My good friend David Tsubouchi, posts inspirational quotes that are spot on and remind us that we are human and that we don’t always get it right the first time.
I have worked with David on many initiatives over the years and he brings positivity, zeal and intelligence to every encounter. He’s a people person who cares about others.
This week’s quote by Maya Angelou is in the sweet spot for charities, fundraisers and those helping donors make the right decisions. Realizing that asking for donations is one of the most difficult things that anyone can do, since it’s intimidating, non-linear, it depends on the prospective donor and those around them and it involves knowledge, skill, support and tools that help you achieve you and your donors goals.
This holds true in asking for donations. Whether you’re a fundraiser, a volunteer assisting in the raising of funds for your organization or an advisor in the area of investments, tax or law. The opportunity to learn, build skills, knowledge, techniques in presenting and asking the right questions and creating a comfort level isn’t something that comes naturally – but is learned by trial, error, failure and success.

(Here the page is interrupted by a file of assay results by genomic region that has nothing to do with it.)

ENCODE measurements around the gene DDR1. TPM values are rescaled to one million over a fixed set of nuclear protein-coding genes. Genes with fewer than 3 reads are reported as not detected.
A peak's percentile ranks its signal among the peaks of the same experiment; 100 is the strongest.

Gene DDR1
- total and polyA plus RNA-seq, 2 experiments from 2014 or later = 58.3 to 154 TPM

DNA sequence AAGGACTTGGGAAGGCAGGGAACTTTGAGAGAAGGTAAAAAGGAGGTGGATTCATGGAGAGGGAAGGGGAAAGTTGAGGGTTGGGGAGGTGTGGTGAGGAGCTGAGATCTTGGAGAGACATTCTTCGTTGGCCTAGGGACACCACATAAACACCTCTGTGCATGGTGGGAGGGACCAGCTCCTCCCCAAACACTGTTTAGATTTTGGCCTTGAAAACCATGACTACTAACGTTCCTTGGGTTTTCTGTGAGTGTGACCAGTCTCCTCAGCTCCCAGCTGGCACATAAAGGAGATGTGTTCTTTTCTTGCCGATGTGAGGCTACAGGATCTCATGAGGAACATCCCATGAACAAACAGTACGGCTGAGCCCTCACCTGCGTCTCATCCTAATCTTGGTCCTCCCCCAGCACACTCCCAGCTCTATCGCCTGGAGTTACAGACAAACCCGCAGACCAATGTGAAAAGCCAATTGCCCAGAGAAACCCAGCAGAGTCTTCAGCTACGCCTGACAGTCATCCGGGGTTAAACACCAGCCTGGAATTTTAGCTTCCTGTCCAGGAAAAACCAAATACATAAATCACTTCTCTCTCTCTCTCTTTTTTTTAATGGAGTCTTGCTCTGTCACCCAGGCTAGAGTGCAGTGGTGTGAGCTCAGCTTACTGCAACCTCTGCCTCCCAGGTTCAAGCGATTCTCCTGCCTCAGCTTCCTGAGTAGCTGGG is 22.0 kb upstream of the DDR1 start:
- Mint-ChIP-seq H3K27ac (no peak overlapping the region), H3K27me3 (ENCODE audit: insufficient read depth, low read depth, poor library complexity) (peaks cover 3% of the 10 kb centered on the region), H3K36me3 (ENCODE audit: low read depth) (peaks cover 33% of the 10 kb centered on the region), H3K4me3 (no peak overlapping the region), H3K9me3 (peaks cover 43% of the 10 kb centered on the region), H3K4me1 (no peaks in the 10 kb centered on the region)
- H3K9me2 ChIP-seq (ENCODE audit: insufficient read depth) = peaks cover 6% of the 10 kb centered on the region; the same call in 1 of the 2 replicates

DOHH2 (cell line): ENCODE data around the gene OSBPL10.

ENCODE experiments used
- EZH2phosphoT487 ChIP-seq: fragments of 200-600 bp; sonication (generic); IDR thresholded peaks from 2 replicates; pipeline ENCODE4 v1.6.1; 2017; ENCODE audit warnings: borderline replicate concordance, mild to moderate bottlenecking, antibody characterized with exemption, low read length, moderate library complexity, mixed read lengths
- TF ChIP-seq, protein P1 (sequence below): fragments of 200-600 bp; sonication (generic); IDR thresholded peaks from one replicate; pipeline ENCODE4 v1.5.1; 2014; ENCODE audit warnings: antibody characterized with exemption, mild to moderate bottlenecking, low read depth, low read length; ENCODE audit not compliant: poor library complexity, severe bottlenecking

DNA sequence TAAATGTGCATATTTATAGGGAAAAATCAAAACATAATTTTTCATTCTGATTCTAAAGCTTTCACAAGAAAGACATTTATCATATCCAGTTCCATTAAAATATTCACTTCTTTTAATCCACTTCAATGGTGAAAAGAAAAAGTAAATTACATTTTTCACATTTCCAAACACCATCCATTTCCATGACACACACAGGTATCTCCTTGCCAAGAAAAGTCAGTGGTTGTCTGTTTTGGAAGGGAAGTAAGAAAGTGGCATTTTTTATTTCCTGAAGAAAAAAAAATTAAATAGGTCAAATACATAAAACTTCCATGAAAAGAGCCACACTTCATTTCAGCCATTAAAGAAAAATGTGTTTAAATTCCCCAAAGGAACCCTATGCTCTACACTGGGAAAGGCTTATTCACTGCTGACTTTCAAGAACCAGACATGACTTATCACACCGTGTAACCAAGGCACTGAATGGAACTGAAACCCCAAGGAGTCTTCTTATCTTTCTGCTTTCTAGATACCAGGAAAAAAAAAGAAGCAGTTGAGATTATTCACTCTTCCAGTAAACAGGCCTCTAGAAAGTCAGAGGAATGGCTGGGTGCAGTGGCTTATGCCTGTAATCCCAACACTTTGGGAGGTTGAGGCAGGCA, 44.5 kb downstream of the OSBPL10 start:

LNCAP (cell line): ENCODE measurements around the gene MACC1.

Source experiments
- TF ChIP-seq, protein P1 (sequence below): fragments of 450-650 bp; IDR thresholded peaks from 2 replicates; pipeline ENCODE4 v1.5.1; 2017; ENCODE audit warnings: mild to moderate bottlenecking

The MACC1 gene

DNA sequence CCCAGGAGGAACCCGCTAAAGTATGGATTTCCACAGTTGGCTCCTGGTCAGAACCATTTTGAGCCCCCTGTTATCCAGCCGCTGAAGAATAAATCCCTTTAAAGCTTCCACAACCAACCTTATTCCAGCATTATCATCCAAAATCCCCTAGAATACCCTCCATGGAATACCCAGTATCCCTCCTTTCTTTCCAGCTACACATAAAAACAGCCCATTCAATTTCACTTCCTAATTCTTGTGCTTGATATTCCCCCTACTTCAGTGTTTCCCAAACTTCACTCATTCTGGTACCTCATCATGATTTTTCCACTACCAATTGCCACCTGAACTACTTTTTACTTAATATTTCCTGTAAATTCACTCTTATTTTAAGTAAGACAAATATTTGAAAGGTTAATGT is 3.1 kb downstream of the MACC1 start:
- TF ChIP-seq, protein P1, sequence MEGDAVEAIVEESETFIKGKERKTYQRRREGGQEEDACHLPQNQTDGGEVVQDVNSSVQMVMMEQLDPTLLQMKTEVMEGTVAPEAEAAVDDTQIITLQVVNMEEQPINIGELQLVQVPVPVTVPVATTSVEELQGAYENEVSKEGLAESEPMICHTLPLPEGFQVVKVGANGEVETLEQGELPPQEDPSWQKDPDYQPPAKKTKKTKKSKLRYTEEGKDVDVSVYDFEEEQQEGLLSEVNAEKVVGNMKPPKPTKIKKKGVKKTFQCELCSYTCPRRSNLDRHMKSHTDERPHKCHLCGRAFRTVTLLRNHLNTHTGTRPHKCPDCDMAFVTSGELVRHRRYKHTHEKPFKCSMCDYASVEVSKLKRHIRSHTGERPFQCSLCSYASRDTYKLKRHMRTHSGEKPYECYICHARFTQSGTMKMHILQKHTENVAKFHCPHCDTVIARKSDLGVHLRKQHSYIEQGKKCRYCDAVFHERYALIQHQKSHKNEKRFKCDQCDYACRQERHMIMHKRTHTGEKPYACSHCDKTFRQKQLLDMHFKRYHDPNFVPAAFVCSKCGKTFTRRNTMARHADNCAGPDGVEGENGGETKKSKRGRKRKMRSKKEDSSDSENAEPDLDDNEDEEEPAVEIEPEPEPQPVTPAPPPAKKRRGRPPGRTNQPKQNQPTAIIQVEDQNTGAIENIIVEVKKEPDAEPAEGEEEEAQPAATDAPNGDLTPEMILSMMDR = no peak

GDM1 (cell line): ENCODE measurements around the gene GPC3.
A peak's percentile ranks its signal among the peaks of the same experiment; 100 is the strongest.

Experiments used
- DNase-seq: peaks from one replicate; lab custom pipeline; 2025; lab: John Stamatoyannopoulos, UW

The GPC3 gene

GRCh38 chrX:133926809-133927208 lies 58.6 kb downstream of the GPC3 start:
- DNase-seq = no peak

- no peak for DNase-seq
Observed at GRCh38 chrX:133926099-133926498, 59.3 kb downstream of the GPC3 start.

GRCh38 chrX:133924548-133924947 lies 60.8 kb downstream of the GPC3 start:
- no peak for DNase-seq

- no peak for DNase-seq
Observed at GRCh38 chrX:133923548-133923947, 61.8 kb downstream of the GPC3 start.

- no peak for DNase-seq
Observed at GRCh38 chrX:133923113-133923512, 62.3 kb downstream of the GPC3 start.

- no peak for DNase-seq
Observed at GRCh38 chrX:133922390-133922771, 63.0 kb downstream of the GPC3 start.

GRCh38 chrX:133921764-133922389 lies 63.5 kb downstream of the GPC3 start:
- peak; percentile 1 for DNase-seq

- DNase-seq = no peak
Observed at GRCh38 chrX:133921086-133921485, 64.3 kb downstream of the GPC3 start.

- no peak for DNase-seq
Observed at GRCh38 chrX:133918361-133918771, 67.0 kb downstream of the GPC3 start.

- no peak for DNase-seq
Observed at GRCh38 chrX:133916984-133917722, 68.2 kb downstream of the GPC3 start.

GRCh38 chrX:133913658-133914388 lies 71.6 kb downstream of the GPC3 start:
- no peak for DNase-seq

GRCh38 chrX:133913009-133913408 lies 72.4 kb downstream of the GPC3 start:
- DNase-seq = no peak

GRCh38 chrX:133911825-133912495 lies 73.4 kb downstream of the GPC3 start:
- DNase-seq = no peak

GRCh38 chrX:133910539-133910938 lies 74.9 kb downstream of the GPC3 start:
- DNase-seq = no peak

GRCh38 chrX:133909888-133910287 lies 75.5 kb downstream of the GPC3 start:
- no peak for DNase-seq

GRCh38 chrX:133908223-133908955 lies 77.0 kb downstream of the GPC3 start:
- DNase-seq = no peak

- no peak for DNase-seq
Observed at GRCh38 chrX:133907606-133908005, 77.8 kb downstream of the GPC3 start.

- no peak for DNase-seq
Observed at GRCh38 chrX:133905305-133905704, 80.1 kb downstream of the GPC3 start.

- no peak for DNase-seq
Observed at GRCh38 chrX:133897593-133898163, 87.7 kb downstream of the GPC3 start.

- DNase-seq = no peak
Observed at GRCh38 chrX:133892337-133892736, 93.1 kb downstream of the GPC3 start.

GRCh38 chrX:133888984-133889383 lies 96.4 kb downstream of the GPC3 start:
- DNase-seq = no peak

Imagine illustrating the impact of a donation to a particular donor, you should see the benefit that it will give the organization along with its mission. Also, the benefit that the donor will receive from a tax efficient donation from appreciated assets or their estate.
Let’s look at the beauty of a program aimed at increasing art programs for underprivileged kids and the need to fund the space and some of the materials. Your donor has recently told you how she benefited from such a program when she was younger, that is why she has been a regular annual donor. She then follows up with “I wish I could do more, but…”
Educating charities and those individuals involved with them by suggesting, “what if there was a way you could do more, would you like to hear about that?” Getting the opportunity to inform the donor about their giving options can be easily learned and transmitted. This approach may actually identify when the donor might actually and truly be interested in learning. This also is a gentle approach that does not make the fundraiser come across as aggressive but simply serving in the role of an informed industry staff or volunteer.
Your donor is thinking about donating $100,000 to your arts fund. She is looking to write a cheque to your organization. She will receive the tax credit for her donation. Suggesting to your donor a donation of appreciated assets such as stock, your donor will not only receive the tax credit or tax deduction but additionally avoid the capital gains tax on their investment.
Let me demonstrate how this can be illustrated: